And yet—to all of these excuses St. John has one very simple response: “If we say we have no sin, we deceive ourselves.” We don’t fool God. We don’t fool those people against whom we are sinning. And, let’s face it, some of the time we can’t even fool ourselves. “If we say we have no sin, we deceive ourselves.”

The first step, then, to getting honest about ourselves and about our sin is to begin with the simple fact of acknowledgement. Simply the act of confessing sin names it. It gets it out there. It puts a stick in the spokes of our great engine of self-deception. It doesn’t solve the problem, of course, but it does make us sit up and take notice.

Now, when it comes to prayers of confession, our prayer book gives us several options. The classic is, of course, the one that we inherited from our earlier prayer books at the Eucharist where “we acknowledge and bewail our manifold sins and wickedness, which we from time to time most grievously have committed.” It’s a great prayer and I love it—but I’m not going to talk about it today. Instead, since we’re talking about honesty, I want to focus on another prayer of confession—the one that we find before the Daily Offices. Here is the prayer of confession at the start of the Rite I, traditional language Morning and Evening Prayer:

Almighty and most merciful Father,
we have erred and strayed from thy ways like lost sheep,
we have followed too much the devices and desires of our own hearts,
we have offended against thy holy laws,
we have left undone those things which we ought to have done,
and we have done those things which we ought not to have done.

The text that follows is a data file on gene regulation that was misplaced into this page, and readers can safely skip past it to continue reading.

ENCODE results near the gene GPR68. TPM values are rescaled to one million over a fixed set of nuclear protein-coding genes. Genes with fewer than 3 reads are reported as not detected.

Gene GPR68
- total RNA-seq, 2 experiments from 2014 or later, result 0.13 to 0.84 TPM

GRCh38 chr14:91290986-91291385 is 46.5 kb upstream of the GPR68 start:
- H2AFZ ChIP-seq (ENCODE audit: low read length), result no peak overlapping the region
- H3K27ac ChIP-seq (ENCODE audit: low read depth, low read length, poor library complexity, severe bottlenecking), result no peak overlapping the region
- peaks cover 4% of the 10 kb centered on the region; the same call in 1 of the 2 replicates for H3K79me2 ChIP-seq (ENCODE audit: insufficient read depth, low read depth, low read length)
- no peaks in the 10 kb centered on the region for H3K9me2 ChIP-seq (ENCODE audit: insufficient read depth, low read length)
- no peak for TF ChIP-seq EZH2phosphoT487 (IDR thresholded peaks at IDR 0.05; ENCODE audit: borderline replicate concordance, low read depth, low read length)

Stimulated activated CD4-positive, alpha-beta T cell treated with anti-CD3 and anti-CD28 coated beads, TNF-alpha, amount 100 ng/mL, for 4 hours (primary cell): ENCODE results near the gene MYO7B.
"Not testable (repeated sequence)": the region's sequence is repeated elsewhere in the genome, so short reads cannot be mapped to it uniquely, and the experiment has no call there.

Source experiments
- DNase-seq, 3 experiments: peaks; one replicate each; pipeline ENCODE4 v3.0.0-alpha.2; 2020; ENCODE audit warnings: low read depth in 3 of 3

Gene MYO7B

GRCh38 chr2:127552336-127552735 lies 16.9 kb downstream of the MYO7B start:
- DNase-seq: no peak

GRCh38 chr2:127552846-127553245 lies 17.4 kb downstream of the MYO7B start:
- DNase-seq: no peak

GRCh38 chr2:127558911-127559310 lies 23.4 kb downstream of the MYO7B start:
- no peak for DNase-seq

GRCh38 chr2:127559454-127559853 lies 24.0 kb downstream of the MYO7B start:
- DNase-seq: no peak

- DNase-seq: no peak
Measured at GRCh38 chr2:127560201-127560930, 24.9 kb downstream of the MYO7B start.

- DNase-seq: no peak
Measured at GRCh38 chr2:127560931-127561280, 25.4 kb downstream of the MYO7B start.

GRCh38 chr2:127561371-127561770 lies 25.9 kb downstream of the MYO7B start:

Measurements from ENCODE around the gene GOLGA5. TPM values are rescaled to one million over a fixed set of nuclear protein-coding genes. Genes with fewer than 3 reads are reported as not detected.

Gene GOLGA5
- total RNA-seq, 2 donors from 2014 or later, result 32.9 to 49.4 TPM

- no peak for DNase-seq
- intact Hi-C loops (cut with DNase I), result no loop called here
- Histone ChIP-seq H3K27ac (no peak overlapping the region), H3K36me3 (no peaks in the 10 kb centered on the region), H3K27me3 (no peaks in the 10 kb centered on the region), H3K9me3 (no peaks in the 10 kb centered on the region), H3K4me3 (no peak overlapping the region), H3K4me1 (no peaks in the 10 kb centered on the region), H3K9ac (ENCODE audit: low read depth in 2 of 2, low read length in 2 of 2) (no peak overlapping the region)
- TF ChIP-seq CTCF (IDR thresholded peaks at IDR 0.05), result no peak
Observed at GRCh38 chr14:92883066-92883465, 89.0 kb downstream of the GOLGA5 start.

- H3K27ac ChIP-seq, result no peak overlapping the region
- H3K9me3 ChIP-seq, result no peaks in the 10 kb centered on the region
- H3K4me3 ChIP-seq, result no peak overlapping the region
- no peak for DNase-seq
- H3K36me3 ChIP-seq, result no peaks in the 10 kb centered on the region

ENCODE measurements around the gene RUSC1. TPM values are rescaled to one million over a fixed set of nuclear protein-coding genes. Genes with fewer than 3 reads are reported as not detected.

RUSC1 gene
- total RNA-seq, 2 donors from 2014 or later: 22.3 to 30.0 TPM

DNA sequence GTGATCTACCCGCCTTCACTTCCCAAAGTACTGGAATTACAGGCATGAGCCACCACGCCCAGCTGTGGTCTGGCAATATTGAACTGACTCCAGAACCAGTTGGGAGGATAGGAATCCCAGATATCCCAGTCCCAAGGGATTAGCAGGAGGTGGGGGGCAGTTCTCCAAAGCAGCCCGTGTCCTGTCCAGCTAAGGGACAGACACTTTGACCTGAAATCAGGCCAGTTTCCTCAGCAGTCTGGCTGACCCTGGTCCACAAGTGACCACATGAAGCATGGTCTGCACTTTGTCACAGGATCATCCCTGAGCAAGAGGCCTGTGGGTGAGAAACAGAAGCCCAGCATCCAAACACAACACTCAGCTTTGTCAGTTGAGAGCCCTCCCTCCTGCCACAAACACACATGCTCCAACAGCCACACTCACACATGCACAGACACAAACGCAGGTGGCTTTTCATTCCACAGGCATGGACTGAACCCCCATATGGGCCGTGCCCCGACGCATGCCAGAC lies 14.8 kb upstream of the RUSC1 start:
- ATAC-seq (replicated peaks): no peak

But thou, O Lord, have mercy upon us,
spare thou those who confess their faults,
restore thou those who are penitent, according to thy promises declared unto mankind in Christ Jesus our Lord;
and grant, O most merciful Father, for his sake, that we may hereafter live a godly, righteous, and sober life, to the glory of thy holy Name. Amen.

Honesty. That’s where we start out. This prayer names for us five examples by which our sinfulness expresses itself.

  1. we have erred and strayed from thy ways like lost sheep,
  2. we have followed too much the devices and desires of our own hearts,
  3. we have offended against thy holy laws,
  4. we have left undone those things which we ought to have done,
  5. and we have done those things which we ought not to have done.

I really like this list. The reason why I like it, is because it focuses less on thou-shalt-nots and from talking about sin in the form of specific discrete bad actions and speaks more of sin as a fundamental misorientation of life. For me it’s that metaphor of the straying sheep that really hits home. We are wandering in the wilderness, following our own inclinations, heedless of the well-marked path of the Shepherd. The opening psalms of Morning Prayer, Psalms 95 and 100 riff on this image of the Shepherd and the sheep. I’d love to go into this more—there’s this really neat interplay between the language in the confession and the language of sheep and Shepherd in the psalms, but we don’t have time to get into it all now—just notice that it’s there for now and ponder it at your leisure.